If your child is fortunate enough to have grandparents with savings and a desire to contribute, suggest they contribute to your teen’s 529 plan. Some 529 plans even provide gift-certificate forms that you can send to family members to encourage them to make contributions to your child’s plan. Grandparents can set up their own 529 for your kids, but Kobliner doesn’t recommend it. The advantage of a separate grandparent 529 plan is that those assets don’t count toward financial aid calculations until they are used. The disadvantage is that when the funds are used they are considered income for your child, and the federal formula expects the student to contribute 50 percent of her income toward college, instead of 5.6 percent if it’s savings in your name.
Have a down-to-earth talk about college.
Now is also the time to have more concrete discussions with your child about your family’s capacity to pay for college. Discuss your family’s values around paying for college. Are you willing to do whatever it takes (including taking on massive debt) to pay for your child to attend the school of her dreams? Make sure your child knows that you need to talk care of yourselves, too, both for your own good and to avoid burdening your child down the road.
Identify scholarship programs.
Unfortunately, the “free ride” is very rare. In fact, only 0.3 percent of college students actually receive enough aid to fully fund their college degree. But kids can start applying for — and getting — college scholarships starting as early as elementary school, and those can add up over time. The College Board searchable database lists more than $6 billion in scholarships, financial aid, and internships from more than 2,200 programs. Low-income families can search for schools on Scholarmatchr, a searchable database of about 300 schools that offer resources and support for low-income students and first-generation college students. Also, check out our curated list of scholarships your teen should consider applying to.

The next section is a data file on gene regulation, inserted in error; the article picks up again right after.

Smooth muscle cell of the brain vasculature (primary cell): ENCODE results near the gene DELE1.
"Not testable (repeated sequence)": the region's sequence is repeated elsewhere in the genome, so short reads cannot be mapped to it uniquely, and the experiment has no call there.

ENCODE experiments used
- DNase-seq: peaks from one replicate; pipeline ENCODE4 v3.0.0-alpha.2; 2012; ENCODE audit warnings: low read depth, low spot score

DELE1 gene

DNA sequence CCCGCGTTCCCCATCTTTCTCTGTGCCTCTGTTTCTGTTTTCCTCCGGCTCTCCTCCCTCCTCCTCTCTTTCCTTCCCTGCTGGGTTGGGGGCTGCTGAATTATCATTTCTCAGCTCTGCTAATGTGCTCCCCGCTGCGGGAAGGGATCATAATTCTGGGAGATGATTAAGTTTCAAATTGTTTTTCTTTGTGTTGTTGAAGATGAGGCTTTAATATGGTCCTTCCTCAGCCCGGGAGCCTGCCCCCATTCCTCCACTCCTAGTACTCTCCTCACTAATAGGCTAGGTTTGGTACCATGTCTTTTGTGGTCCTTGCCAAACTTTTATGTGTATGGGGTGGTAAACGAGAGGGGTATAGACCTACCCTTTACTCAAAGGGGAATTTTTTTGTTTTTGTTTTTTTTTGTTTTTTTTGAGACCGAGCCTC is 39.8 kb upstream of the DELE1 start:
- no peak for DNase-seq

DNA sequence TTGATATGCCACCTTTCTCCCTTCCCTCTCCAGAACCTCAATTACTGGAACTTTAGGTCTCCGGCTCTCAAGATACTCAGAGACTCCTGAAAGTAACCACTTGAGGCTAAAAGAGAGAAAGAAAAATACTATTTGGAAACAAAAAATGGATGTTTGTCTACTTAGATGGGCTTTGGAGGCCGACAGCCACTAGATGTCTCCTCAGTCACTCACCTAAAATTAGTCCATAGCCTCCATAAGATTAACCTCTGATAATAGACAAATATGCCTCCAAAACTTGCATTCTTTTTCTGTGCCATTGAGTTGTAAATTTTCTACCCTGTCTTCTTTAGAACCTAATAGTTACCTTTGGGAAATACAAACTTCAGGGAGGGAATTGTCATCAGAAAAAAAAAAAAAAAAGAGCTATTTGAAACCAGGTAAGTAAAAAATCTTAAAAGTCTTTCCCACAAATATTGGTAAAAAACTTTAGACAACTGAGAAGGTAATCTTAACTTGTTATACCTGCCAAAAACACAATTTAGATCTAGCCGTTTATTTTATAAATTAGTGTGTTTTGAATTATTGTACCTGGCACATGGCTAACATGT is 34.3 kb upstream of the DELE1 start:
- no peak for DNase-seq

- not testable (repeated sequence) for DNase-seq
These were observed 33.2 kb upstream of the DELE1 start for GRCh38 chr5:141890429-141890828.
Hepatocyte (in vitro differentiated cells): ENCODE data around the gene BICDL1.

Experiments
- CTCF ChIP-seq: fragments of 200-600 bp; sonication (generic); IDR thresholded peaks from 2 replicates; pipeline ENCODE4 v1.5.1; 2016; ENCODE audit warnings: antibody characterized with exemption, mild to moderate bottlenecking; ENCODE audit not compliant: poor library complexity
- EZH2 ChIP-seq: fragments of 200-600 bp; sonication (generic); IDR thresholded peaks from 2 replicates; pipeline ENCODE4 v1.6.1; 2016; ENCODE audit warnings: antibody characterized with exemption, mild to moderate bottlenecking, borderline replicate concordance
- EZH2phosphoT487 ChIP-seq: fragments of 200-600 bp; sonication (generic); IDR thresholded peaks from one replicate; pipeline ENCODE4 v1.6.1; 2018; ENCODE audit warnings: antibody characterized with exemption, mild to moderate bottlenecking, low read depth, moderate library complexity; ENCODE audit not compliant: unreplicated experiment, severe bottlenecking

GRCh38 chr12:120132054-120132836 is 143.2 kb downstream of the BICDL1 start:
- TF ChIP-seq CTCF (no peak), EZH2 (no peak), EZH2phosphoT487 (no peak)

Focus on the real (net) cost of college to you and your child.
This is the total cost of tuition, fees, room and board, minus any aid you are likely to be offered that doesn’t have to be paid back. The sticker price is usually higher than what you’ll actually have to pay. Use the Net Price Calculator, created by the U.S. Department of Education, to look up schools your teen may be interested in to figure out what the real (net) cost of attending that college will be for your child. If your budding scholar decides to enroll in an online college for the first year, look for an accredited online school with affordable tuition — the costs vary widely.